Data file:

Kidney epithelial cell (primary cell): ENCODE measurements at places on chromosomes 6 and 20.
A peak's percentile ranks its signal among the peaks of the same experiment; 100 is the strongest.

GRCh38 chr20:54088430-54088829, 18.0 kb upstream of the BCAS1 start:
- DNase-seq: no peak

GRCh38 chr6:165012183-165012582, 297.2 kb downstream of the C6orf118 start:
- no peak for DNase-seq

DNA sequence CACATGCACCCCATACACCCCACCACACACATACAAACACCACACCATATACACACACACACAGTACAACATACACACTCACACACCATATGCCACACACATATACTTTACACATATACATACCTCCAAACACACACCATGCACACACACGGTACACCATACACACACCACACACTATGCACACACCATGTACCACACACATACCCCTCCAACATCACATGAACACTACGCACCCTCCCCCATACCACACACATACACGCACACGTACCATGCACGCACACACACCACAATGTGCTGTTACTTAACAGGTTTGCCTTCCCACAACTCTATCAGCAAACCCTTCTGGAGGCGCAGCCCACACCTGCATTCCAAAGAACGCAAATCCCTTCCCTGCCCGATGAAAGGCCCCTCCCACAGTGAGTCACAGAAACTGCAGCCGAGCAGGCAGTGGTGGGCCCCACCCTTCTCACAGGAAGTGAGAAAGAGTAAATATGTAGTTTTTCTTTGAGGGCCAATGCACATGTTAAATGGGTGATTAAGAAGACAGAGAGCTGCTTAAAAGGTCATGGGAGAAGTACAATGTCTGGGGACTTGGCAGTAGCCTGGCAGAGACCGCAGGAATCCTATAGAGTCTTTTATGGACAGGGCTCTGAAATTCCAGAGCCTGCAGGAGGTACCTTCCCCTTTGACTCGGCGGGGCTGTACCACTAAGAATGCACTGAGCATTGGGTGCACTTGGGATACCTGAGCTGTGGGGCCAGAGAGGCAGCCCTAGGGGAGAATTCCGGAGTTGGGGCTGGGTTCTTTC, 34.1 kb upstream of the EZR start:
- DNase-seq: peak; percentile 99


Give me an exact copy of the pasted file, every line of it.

Kidney epithelial cell (primary cell): ENCODE measurements at places on chromosomes 6 and 20.
A peak's percentile ranks its signal among the peaks of the same experiment; 100 is the strongest.

GRCh38 chr20:54088430-54088829, 18.0 kb upstream of the BCAS1 start:
- DNase-seq: no peak

GRCh38 chr6:165012183-165012582, 297.2 kb downstream of the C6orf118 start:
- no peak for DNase-seq

DNA sequence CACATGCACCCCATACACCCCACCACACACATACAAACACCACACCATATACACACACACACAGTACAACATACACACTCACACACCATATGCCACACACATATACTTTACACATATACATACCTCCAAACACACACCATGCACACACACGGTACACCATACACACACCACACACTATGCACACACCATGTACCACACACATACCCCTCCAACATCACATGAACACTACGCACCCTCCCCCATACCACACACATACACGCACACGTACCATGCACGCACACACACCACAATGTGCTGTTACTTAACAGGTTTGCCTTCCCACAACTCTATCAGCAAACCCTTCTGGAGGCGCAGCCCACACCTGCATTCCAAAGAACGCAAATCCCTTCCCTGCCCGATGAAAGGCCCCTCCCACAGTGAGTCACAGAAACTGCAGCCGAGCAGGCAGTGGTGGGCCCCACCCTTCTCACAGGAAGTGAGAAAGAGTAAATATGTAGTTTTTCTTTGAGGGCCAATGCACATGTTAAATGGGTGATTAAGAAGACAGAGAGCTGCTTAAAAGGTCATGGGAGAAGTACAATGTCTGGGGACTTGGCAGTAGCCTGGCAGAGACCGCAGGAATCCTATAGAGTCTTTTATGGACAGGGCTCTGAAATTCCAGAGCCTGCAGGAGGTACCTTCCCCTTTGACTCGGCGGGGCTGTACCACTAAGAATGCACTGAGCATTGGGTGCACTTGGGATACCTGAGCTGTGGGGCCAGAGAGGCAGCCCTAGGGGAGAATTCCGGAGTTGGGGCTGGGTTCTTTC, 34.1 kb upstream of the EZR start:
- DNase-seq: peak; percentile 99